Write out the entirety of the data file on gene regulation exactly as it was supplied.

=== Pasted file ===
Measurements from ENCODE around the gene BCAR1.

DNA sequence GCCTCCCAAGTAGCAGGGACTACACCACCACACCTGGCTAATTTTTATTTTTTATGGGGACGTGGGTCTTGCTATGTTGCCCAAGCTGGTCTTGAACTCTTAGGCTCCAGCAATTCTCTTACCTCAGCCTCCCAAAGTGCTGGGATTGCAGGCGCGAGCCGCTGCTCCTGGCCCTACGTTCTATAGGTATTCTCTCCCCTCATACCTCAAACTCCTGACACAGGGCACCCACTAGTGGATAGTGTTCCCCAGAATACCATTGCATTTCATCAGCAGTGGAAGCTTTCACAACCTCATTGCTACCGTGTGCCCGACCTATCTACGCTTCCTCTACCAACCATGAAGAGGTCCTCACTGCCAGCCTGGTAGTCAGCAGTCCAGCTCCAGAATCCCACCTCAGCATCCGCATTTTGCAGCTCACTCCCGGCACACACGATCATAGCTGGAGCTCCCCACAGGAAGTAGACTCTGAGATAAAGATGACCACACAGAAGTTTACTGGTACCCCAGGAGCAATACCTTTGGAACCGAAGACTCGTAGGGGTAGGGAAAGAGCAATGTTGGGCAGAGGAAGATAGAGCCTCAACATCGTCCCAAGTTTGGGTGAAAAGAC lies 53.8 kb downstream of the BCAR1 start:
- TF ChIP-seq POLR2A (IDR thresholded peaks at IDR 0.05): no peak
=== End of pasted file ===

Measurements from ENCODE around the gene BCAR1.

DNA sequence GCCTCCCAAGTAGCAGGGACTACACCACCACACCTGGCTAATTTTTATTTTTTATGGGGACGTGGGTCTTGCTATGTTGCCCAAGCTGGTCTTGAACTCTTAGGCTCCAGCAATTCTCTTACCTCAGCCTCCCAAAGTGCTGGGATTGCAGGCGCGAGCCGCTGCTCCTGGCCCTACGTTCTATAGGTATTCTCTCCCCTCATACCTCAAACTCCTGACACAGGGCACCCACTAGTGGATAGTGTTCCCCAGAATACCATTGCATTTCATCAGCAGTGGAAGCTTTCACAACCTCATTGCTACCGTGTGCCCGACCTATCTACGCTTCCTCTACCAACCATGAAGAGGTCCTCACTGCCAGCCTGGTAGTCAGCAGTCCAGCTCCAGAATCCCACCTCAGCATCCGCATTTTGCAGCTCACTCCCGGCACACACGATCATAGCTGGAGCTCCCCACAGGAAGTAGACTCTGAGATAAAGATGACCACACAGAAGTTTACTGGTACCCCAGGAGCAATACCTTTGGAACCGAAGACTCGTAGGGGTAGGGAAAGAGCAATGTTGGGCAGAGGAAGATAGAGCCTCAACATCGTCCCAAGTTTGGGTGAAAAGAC lies 53.8 kb downstream of the BCAR1 start:
- TF ChIP-seq POLR2A (IDR thresholded peaks at IDR 0.05): no peak